THE FIDLAR FAMILY - MARMORA PIONEERS
The story of the Fidlar family in Marmora begins in Scotland, when Magnus (Magness) Fidlar, a boat builder born on Aug. 26, 1759, in Stromness, Orkney Scotland, married Janet Irvine (born 1766). From that union there were born ten children. It was John, (1805-1881), a young sailor, who was going to leave his mark in Marmora.
Peter Fidlar 1790 –
Cicilia (Cecelia) Fidlar 1792 –
Edward Fidlar, (Merchant) 1794 – 1861
James Fidlar 1796 –
Jannet Fidlar, Straw plaiter 1799 –
Thomas Fidlar 1801 –
Marjorie (Mary?) Fidlar, 1803
John Fidlar, Sailor 1804 –
Magnus Fidlar 1807 –
David Fidlar 1809 –
Belleville House of Refuge was a large house and farm on the north side of Dundas Street East in Belleville. It was a residence for both male and female indigents. The men worked on the farm and dairy and the women worked in the kitchens. It has been torn down and replaced with the new Hastings Manor.
On Feb 4, 1867, John Fidlar received a Crown Patent to all of Lot 15, Concession 5, in the Township of Marmora. Thereafter, in January of 1868 he had purchased Lot 14, Conc 5, (now known as Fidlar's Glen, off the Beaver Creek Rd) from John Bell for $300.00 with a $200.00 mortgage. He settled there with his wife, Elizabeth St. Harry. (born in 1810) and they had five children.
Janet Irvine Fidlar Birth 13 Sep 1841 in Tynemouth, Northumberland, United Kingdom Death 14 Feb 1910 in Bruce Mines, Bruce Co., Ontario, Canada. Janet married William Inkster in Marmora Township in 1870
Sampler made by Janet Irvine Fidlar completed in 1851 when she was eleven years old. It is now in the possession of a descendant, Bill Inkster of Kincardine, Ontario (Photo courtesty of Jennifer Kolthammer, Texas)
James Harvey Fidlar, Birth 1843 in Ontario Death 22 Dec 1913 in Bruce, Ontario, Canada, Married Isabella Inkster, ( 1842-1927 ) and had one daughter, Agness Bessie Fidlar, born in 1888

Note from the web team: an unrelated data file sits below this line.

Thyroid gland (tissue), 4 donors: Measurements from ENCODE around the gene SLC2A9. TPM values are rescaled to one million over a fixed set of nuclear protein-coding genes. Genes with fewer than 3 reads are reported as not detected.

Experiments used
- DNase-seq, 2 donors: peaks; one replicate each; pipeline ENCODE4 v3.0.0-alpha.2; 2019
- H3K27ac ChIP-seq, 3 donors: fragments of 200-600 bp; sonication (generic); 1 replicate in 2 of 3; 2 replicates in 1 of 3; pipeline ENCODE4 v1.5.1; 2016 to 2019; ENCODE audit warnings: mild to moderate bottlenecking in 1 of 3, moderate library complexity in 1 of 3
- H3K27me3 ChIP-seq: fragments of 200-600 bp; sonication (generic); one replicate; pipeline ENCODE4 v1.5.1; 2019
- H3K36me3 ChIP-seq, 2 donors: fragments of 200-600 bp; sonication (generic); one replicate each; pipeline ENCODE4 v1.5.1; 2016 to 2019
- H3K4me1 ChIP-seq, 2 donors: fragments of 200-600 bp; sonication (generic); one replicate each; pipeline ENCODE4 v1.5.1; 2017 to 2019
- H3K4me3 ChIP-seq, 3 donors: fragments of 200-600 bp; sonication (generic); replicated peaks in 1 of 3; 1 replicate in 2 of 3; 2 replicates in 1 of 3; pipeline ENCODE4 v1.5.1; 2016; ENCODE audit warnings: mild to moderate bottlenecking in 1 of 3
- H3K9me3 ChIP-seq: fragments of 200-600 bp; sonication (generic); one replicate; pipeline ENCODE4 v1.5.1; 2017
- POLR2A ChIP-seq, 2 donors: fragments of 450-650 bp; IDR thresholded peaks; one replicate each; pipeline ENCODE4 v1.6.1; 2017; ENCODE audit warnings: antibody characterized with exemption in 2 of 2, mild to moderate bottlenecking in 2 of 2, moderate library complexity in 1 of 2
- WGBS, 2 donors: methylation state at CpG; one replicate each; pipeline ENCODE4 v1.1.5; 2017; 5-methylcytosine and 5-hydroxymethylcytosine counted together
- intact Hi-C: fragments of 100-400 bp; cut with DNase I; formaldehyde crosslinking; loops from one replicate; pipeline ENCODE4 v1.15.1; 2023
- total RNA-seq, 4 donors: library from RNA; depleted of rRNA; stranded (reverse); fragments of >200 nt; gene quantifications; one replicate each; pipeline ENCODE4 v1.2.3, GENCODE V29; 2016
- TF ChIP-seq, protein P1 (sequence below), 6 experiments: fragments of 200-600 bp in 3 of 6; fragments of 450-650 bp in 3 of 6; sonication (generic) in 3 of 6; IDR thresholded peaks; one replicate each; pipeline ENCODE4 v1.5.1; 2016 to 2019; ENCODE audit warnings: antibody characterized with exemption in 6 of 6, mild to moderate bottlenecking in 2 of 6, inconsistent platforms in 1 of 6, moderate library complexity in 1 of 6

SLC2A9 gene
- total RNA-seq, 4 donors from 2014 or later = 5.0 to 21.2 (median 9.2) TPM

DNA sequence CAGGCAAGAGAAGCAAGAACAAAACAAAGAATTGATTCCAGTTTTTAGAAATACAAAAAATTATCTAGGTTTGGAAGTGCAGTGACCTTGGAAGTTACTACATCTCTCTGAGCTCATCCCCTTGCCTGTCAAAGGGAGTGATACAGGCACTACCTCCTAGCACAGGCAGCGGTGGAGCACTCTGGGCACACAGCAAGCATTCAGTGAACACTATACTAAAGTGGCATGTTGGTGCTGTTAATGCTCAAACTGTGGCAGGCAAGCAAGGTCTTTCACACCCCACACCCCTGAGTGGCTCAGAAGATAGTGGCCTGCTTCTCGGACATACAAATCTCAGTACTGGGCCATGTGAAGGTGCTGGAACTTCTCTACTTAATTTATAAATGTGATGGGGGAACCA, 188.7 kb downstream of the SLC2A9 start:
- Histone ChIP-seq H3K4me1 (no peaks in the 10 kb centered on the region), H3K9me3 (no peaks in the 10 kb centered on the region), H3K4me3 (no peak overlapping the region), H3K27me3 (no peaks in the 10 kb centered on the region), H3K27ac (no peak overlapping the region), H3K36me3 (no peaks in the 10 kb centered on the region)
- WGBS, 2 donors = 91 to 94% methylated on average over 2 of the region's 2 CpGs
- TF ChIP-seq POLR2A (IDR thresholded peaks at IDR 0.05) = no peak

Sarah Hay(es) Fidlar, Birth Sept. 9, 1844 in Ontario, Canada Death May 26, 1934 in Front Street, Stirling, Hastings Sarah married Francis Borland Parker, a grocer, banker and accountant (1832 – 1903)
Magnus Fidlar Jr. Birth 1847 in Ontario Died26 Jul 1930 in "House of Refuge" Township of Thurlow (Belleville),Hastings County
Arthur Edward Ross husband of Mabel Sarah Parker (1872-1903) (no photo)
Arthur Ross (June 9, 1870 – November 15, 1952) was an Ontario physician and political figure. He represented Kingston in the Legislative Assembly of Ontario from 1911 to 1921 and represented Kingston and then Kingston City in the Canadian House of Commons from 1921 to 1935 as a Conservative member.
He was born in Cobden, Ontario, the son of John Ross. Ross was educated at Queen's University and the University of Edinburgh. In 1902, he married Mabel Parker. Ross served on the city council for Kingston, serving as mayor in 1908. In the same year, he ran unsuccessfully for a seat in the House of Commons. He served in the provincial cabinet as Minister Without Portfolio in 1919 and Minister of Health from 1919 to 1921. Ross was defeated in a bid for re-election in 1935.
Ross served during the Second Boer War. He was an officer in the 1st Canadian Field Ambulance during World War I, reaching the rank of Lieutenant-Colonel, and later served as Director of Medical Services for the Canadian Expeditionary Force, serving as a Brigadier-General. Ross was credited with being the first to find measures to combat "trench foot" and the effects of mustard gas, as well as being the first to use light relays to evacuate the wounded.
Ross was rector for Queen's University from 1920 to 1924 .
Canadian Who's Who, 1936-1937, Charles G.D. Roberts and AL Tunnell